Avalanche Advisory
Advisory: Ogden Area Mountains Issued by Mark Staples for Wednesday - December 6, 2017 - 7:19am
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Today with a isolated wind slabs and isolated pockets of faceted snow on the highest elevations (above 9000 ft), the avalanche danger is MODERATE on northerly facing slopes at upper elevations. On most other slopes there is hardly enough snow to ride and the avalanche danger is LOW. The dilemma is that slopes with the best coverage (a relative term), are ones most likely to harbor some faceted snow. Two options are to simply choose slopes less than 30 degrees in steepness to avoid avalanches, or dig into the snow and make sure no faceted layers exist.

With limited terrain available for riding (low tide as some call it), take the time to practice with your rescue gear if you get out.

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Looking for a great stocking stuffer for Christmas? Discount lift tickets for Alta, Snowbird, Brighton, Solitude, Deer Valley, Snowbasin,and Beaver Mountain are now available, donated by the resorts to benefit the Utah Avalanche Center. Details and order information here. These make a great holiday gift and all proceeds go towards paying for avalanche forecasting and education!

There are still spots left for the FREE Avalanche Awareness for Women evening talk TONIGHT, December 5th, presented by the SLC REI, SheJumps and the Utah Avalanche Center. Sign up for free with REI HERE.

Please abide by the uphill travel policies of the ski resorts. Info here.

current conditions

This morning temperatures are mostly around 15 degrees F. A few low spots have single digit temperatures. Winds at ridgetops increased since yesterday and are blowing from the north 15 mph gusting to 20 mph.

The storm from Sunday/Monday delivered 8-14", with up to 6" at the trailheads. While this was a huge improvement, conditions still remain very thin.

recent activity

Two days ago, one experienced backcountry skier found a few fresh wind slabs he intentionally triggered 4-8" deep and 40' wide well below the Ogden skyline. One slab broke at his skis; another one was triggered from a distance.

Avalanche Problem 1
type aspect/elevation characteristics
over the next 24 hours

The greatest hazard is the thin snow cover and hitting rocks whether from riding, falling or from avalanches. Some weak, faceted snow exist in the snowpack in the Ogden area, but most of the Sept/Oct/Nov snow either melted away, or warmed enough to melt and refreeze. Unfortunately, this situation may change in the coming week and I expect much of the snow currently on the ground to weaken and facet on most aspects except due south.

For now, the main thing to watch for are any fresh wind slabs. Winds have mostly been blowing in the teens and fresh winds slabs should be very isolated. The few areas that may harbor faceted snow may remain unstable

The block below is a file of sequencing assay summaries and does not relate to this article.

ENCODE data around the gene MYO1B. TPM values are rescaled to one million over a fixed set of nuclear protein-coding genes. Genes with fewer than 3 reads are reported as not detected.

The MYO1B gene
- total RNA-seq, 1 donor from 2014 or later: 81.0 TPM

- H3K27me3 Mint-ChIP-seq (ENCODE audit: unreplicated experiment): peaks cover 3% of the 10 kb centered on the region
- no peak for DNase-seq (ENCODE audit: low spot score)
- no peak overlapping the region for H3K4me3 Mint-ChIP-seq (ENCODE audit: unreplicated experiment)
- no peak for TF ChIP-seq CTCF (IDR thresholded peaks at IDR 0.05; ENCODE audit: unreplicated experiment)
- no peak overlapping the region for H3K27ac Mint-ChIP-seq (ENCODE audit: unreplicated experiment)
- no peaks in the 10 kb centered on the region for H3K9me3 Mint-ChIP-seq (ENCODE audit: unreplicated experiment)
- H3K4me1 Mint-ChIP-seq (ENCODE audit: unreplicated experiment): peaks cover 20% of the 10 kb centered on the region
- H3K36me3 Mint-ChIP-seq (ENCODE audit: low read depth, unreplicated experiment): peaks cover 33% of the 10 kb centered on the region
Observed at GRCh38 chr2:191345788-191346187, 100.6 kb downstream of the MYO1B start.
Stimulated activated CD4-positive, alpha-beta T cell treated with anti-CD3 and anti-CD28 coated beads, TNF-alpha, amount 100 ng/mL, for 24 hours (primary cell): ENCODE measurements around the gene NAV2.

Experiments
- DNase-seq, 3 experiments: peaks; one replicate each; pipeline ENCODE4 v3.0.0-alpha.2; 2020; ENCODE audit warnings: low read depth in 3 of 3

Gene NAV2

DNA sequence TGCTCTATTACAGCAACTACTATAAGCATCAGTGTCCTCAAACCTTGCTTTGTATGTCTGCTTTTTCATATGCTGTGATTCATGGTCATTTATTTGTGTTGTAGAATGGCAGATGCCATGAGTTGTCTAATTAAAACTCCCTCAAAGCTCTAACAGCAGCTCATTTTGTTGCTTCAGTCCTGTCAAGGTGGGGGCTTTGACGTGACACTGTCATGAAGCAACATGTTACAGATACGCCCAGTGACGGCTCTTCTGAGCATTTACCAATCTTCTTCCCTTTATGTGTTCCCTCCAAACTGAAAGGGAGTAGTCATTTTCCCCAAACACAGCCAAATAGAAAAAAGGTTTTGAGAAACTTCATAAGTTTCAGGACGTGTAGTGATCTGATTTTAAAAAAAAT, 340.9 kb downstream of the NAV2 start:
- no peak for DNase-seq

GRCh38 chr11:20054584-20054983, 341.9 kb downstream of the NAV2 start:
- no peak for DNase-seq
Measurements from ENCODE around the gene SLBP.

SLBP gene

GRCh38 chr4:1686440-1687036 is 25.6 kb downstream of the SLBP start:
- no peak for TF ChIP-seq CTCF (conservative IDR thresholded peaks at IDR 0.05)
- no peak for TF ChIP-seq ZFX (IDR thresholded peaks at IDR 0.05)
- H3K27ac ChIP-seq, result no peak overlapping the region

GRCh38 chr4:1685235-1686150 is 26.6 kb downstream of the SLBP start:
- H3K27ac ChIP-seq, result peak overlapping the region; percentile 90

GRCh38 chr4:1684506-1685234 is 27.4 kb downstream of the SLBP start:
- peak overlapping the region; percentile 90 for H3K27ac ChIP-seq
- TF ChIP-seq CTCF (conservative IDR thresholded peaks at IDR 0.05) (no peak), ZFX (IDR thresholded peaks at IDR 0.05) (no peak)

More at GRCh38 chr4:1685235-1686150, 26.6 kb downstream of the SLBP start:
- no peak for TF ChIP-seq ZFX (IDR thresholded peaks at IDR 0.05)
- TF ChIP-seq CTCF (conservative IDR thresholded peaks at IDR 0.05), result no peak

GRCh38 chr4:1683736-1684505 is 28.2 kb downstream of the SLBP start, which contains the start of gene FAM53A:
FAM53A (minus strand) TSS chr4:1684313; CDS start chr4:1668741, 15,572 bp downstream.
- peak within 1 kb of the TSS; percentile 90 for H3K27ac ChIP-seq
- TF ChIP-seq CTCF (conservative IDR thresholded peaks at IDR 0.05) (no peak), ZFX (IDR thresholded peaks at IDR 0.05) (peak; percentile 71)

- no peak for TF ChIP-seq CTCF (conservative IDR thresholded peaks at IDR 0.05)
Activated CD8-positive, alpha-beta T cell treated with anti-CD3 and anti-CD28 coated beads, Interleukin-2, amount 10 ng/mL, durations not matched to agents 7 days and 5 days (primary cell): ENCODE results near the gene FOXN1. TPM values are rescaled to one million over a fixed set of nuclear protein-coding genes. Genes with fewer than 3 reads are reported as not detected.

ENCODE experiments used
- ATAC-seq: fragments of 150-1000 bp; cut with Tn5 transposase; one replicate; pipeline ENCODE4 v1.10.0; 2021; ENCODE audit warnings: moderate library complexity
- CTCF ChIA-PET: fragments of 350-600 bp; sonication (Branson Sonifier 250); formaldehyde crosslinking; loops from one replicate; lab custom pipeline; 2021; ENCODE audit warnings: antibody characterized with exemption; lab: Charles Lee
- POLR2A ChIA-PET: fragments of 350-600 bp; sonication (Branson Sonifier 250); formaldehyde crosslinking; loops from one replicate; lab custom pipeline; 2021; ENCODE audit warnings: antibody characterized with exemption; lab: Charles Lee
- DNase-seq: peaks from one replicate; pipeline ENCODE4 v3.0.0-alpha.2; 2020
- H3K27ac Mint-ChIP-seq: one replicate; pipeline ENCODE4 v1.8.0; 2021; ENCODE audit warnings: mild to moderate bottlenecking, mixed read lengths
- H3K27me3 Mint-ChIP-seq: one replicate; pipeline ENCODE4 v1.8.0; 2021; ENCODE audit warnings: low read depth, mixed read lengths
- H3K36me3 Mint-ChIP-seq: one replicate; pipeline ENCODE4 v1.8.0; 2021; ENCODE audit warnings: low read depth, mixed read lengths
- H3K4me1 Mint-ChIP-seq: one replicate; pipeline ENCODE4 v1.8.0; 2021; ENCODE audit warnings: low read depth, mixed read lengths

The snow is mostly stable but for pockets of lingering wind slab and fast moving sluffs in the low density snow. While weak snow exists in the mid-pack, not enough snow and wind arrived to activate these persistent weaknesses.


Today will have more clear and cold weather. Winds will continue and even increase some from the North at 15-25 mph with some higher gusts. Temperatures will rise into the upper 20's F. For the long term weather forecast - sadly, no snow is expected in the next 7-10 days.

general announcements

Remember your information can save lives. If you see anything we should know about, please help us out by submitting snow and avalanche conditions. You can also call us at 801-524-5304, email by clicking HERE, or include #utavy in your tweet or Instagram.

To get help in an emergency (to request a rescue) in the Wasatch, call 911. Be prepared to give your GPS coordinates or the run name. Dispatchers have a copy of the Wasatch Backcountry Ski map.

Backcountry Emergencies. It outlines your step-by-step method in the event of a winter backcountry incident.

If you trigger an avalanche in the backcountry, but no one is hurt and you do not need assistance, please notify the nearest ski area dispatch to avoid a needless response by rescue teams. Thanks.

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To those skinning uphill at resorts: it is critical to know the resort policy on uphill travel. You can see the uphill travel policy for each resort here.

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This information does not apply to developed ski areas or highways where avalanche control is normally done. This advisory is from the U.S.D.A. Forest Service, which is solely responsible for its content. This advisory describes general avalanche conditions and local variations always occur.